English language 5.1 & 2.0 tracks are provided, along with a Japanese 2.0 track – I listened to the Japanese audio for this review. Good use is made of direction with this track, with sound effects & dialogue appropriately placed on the soundstage according to what's happening on the screen. Dialogue is also clear and easy to pick out, and there are no obvious problems with the encoding.

Video:
Video comes in its original 1.78:1 anamorphic widescreen format. Speed Grapher tries for a somewhat gritty on-screen look, with use of colour palette and background detail changing from scene to scene in what seems to be an attempt to influence how the viewer will feel about particular scenes. It works surprisingly well, with the atmosphere of the series being enhanced by this little bit of creativity. There's a little colour banding in places, but it's not hugely noticeable and there are no other obvious problems with the transfer.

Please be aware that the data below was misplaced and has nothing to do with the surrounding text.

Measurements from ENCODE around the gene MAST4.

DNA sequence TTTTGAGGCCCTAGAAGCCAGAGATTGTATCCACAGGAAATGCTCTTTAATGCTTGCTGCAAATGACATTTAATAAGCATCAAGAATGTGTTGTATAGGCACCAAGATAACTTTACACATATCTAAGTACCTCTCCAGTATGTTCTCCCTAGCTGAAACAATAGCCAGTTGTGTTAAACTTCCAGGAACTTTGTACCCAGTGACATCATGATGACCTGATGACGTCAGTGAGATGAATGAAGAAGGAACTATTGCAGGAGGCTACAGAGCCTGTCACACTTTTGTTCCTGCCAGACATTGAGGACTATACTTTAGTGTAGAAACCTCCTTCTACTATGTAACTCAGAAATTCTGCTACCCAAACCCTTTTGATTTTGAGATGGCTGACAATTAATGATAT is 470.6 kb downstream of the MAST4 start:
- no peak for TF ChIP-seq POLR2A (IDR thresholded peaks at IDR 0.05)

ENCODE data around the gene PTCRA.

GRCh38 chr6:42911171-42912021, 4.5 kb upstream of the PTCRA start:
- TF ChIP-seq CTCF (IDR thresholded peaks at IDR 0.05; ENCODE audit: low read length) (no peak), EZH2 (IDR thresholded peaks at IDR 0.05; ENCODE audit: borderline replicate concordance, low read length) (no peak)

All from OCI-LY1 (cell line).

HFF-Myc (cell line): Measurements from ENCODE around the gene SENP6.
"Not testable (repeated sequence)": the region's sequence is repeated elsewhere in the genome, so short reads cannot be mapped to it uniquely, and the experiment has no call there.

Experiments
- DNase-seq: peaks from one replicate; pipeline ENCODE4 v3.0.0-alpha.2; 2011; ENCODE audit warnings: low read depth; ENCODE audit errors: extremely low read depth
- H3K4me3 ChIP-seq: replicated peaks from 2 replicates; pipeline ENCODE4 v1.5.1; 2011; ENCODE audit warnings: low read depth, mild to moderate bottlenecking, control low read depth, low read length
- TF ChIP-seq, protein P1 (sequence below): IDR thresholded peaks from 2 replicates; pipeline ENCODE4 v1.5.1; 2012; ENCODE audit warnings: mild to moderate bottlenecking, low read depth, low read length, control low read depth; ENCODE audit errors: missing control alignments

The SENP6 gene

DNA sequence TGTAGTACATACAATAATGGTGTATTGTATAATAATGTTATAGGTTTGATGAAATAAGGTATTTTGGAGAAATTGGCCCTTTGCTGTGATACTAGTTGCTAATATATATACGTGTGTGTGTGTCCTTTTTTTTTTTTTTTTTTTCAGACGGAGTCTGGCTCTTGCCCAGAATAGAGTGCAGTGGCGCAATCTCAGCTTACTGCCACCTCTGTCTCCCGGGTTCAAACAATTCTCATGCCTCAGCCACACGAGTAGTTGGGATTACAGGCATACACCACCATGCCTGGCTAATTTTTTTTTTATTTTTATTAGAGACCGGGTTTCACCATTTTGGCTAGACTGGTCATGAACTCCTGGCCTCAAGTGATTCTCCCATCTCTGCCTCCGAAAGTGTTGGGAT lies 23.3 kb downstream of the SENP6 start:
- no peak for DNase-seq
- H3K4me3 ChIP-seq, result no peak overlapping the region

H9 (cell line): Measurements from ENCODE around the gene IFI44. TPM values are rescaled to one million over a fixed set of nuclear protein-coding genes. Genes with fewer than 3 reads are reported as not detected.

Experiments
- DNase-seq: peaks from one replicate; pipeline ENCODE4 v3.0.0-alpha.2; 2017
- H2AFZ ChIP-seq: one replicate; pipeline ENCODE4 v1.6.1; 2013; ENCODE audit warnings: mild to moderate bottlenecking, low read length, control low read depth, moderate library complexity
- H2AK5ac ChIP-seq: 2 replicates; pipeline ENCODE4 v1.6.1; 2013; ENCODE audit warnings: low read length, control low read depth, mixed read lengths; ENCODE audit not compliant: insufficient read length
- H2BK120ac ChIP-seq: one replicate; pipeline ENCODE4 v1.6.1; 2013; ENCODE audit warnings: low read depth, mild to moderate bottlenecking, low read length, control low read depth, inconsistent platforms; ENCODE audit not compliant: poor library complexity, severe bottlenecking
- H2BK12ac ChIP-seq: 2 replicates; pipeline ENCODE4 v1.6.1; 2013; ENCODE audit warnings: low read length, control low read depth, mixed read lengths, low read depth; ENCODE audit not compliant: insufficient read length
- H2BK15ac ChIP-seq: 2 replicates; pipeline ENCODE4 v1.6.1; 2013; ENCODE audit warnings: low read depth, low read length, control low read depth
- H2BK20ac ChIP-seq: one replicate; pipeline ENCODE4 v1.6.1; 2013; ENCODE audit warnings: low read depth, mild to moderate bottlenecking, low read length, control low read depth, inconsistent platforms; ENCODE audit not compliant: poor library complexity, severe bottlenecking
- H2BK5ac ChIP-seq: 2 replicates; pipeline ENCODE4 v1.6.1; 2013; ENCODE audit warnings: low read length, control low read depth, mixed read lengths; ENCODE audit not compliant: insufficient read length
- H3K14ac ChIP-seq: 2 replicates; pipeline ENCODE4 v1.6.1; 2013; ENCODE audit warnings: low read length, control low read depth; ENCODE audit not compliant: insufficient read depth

Packaging:
No packaging was provided with our review copy.

Menu:
Menus are a simple affair – the main screen is a mostly-static piece, with some outline artwork of Ginza and a slowly-scrolling text background. Options are provided for audio select and extras, while direct access is provided to the 4 episodes on the disc. Submenus are static screen featuring other characters from the show. It’s all simple enough to use, and no transition animations makes this reviewer happy.

Extras:
Along with the usual art gallery and clean opening & closing sequences (with a new closing animation this disc), you also get another set of cast auditions for the English dub, and the second part of the documentary looking at Kagura's Japanese VA. Not a bad selection.

Content: (please note that content portions of a review will contain spoilers)